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עמוד בית
Mon, 15.07.24

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July 2011
I. Nevo, M. Erlichman, N. Algur and A. Nir

Background: Cardiac patients express elevated levels of B-type natriuretic peptide and the amino terminal segment of its prohormone (NT-proBNP). However, there are non-cardiac causes of NT-proBNP level elevation.

Objectives: To determine the upper limit of NT-proBNP for pediatric patients with acute non-cardiac disease.

Methods: We compared NT-proBNP concentrations in healthy children and children with acute non-cardiac, mostly febrile, and acute cardiac disease. We used the Student t-test and Mann-Whitney test for group comparisons, and Pearson's and Spearman's correlation coefficients to test relationships between variables. 

Results: In 138 patients with acute non-cardiac diseases (mean age 3.7 years, 53% male), median NT-proBNP concentration was 162 pg/ml, upper limit (95% percentile) 1049 pg/ml. The level did not vary significantly by disease category; was negatively correlated with weight, weight percentile, age and hemoglobin level; and positively correlated with creatinine level. Multivariant analysis showed weight to be the only factor influencing NT-proBNP level. Levels were higher in children with acute non-cardiac diseases versus healthy children (median 88 pg/ml, P < 0.001, n= 59), and lower than levels in patients with acute cardiac disease (median 29,986 pg/ml, P < 0.001, n=29). Receiver operating characteristic analysis showed good NT-proBNP performance for differentiation between children with acute cardiac versus non-cardiac disease (area under the curve 0.958), at a cutoff of 415 pg/ml.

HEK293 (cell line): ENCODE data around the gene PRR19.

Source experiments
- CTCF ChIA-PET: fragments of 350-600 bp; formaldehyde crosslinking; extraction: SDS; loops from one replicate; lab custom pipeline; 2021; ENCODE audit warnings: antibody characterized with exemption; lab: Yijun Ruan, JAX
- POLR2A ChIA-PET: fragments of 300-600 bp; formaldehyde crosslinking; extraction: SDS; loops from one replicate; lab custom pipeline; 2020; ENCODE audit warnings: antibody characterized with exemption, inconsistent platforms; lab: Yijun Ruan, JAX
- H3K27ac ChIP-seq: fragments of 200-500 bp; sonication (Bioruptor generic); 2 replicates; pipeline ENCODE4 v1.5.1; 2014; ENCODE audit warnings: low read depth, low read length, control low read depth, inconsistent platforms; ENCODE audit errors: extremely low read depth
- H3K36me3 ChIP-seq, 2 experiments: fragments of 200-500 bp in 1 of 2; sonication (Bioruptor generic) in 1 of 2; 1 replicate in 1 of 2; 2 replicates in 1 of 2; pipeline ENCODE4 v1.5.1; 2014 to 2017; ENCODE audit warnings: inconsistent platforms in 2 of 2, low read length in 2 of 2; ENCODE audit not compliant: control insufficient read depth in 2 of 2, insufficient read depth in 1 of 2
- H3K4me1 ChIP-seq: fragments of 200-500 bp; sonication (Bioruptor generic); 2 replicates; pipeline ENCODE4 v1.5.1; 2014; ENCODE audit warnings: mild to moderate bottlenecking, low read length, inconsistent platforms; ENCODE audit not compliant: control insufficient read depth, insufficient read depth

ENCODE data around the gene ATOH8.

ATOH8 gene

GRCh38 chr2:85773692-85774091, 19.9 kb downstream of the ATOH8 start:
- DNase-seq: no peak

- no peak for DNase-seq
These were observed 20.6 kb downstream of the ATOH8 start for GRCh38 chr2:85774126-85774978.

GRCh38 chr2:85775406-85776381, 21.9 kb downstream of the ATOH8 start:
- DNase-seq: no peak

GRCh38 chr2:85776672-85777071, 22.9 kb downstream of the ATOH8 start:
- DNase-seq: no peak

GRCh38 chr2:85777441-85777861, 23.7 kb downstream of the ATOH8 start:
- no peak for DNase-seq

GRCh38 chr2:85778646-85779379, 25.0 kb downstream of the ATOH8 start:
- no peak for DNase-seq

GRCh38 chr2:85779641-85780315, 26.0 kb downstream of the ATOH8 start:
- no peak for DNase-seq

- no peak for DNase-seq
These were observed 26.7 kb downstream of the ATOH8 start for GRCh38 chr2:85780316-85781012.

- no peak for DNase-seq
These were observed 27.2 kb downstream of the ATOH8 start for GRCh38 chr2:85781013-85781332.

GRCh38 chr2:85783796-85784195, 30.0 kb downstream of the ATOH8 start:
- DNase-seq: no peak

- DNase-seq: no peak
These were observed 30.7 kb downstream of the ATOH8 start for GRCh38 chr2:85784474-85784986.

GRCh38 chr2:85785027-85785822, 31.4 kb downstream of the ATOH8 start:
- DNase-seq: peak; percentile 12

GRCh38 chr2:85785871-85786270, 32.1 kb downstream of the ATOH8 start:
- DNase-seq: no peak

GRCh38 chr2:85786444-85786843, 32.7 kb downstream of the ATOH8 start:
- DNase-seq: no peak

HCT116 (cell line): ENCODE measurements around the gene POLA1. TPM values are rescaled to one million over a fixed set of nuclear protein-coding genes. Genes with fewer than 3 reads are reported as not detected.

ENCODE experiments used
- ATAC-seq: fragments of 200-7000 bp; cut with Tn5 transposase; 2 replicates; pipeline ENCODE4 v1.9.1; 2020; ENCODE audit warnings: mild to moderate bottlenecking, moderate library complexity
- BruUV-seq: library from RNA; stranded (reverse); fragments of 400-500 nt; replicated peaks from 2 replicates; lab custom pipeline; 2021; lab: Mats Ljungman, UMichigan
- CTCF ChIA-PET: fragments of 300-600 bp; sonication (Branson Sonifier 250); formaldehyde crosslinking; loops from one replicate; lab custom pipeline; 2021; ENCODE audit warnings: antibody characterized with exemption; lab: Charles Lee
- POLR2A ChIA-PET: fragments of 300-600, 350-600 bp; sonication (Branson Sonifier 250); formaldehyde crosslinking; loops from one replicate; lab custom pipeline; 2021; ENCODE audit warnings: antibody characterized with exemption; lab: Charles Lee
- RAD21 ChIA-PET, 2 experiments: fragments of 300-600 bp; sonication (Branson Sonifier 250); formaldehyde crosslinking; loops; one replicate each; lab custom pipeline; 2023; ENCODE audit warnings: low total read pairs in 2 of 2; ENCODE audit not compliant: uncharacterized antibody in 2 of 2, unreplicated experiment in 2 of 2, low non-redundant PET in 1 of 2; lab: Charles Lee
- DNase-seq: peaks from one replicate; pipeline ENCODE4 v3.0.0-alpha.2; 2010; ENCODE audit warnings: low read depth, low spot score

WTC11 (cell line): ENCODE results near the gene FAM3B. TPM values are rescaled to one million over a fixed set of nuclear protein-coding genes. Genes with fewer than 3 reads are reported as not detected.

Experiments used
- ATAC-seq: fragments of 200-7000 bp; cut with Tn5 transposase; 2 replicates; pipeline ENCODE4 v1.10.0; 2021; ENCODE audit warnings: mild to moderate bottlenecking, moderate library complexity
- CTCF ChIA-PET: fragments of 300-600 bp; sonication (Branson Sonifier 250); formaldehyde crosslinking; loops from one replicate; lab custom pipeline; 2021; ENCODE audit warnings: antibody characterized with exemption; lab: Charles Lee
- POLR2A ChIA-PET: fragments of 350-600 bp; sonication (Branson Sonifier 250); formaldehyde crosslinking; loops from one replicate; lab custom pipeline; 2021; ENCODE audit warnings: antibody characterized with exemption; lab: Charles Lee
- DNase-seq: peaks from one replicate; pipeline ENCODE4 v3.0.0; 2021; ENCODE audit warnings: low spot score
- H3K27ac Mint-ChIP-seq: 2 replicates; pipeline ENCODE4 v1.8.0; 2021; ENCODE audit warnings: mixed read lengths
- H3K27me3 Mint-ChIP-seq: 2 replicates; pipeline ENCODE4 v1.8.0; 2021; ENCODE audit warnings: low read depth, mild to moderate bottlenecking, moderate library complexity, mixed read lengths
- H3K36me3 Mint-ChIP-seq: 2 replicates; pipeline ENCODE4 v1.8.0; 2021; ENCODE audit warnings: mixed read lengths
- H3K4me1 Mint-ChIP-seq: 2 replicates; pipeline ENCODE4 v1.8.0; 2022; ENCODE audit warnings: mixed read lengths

Conclusions: NT-proBNP levels are higher in children with acute non-cardiac diseases than in healthy children, but lower than in children with acute cardiac disease. NT-proBNP negatively correlated with weight and weight percentile.
 

December 2007
O. Wand, Z. Perles, A.J.J.T. Rein, N. Algur and A. Nir

Background: Surgical repair of tetralogy of Fallot may leave the patient with pulmonary regurgitation causing eventual right ventricle dilatation and dysfunction. Predicting clinical deterioration may help to determine the best timing for intervention.

Objectives: To assess whether the clinical and humoral status of patients in the second decade after repair of ToF[1] is worse than that of patients in the first decade after repair.

Methods: Twenty-one patients with repaired ToF underwent clinical assessment, electrocardiogram, echocardiogram and measurement of plasma B-type natriuretic peptide and N-terminal pro-BNP[2] as well as the 6 minute walk distance test. Patients were divided into two groups: group A – less than 10 years after repair (n=10, age < 12 years old), and group B – more than 10 years after repair (n=11, age > 12 years old). The age at repair was similar in both groups.

Results: In all but one patient the distance in the 6 min walk test was less than the minimum for age. RV[3] end-diastolic volume and the 6 min walk test correlated with age. NT-proBNP[4] levels were significantly higher in the ToF group compared to 26 healthy controls (P < 0.0001) and were inversely correlated with RV ejection fraction. Comparison of the two groups showed no difference in RV end-diastolic volume indexed for body surface area, pulmonary regurgitation severity, right or left ventricular myocardial performance index, RV ejection fraction, QRS duration, or 6 min walk indexed to minimum for age.

Conclusions: In this group of patients with similar age at operation and pulmonary regurgitation severity, most clinical, echocardiographic and humoral parameters were not worse in the second decade after repair of ToF. These data suggest that very early pulmonary valve replacement may not be of benefit.

 






[1] ToF = tetralogy of Fallot



[2] BNP = B-type natriuretic peptide



[3] RV = right ventricle



[4] NT-proBNP = N-terminal pro-BNP



 
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